Thomas Jefferson University Research Magazine



Diagnosing and assessing spinal cord injury (SCI) in children and adolescents has long been a challenging task, as has been the application of relevant and established outcomes measures for these patients. “In adults, the neurological consequence of SCI is determined by physically examining 56 sites on the patient’s body— examinations that require full participation and cognitive awareness,” explains Mary Jane (MJ) Mulcahey, PhD, professor of occupational therapy.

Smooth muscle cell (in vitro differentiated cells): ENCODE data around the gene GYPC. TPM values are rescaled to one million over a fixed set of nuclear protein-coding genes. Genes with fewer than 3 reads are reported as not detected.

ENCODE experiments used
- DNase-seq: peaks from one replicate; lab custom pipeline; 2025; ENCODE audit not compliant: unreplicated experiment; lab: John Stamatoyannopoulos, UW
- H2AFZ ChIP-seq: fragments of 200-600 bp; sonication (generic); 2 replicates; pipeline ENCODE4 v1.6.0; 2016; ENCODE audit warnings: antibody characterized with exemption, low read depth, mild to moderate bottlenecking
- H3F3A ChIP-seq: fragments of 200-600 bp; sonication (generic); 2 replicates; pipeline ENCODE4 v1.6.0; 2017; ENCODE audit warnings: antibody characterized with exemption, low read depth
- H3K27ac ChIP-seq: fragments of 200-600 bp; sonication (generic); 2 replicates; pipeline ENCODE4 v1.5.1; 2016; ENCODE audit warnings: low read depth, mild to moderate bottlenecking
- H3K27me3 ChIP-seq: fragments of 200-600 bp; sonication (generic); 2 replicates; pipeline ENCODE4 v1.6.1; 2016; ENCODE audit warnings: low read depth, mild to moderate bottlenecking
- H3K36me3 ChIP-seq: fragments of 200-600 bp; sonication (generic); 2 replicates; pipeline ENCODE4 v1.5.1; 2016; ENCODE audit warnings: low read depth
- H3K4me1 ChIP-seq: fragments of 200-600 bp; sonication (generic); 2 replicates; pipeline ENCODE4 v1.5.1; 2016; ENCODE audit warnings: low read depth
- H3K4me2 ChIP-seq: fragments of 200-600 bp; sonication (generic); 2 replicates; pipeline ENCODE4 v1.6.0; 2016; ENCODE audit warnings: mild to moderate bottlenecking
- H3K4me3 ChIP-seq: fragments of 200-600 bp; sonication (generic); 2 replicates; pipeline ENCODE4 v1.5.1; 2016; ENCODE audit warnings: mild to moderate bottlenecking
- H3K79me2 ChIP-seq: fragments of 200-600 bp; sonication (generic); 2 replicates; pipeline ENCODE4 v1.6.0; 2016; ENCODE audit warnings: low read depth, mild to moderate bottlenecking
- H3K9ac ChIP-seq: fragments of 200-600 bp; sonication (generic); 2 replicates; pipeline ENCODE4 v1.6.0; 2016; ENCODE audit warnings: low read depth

“But we showed in a study of 236 children with SCI that children younger than six years—and some up to 10 years old—are not able to participate effectively. The clinical assessment of SCI is also challenging with adults who have brain injury or are in a coma or medical-induced sedation. We need to develop imaging biomarkers that tell us—regardless of a patient’s age or mental capacity—the precise extent of damage.”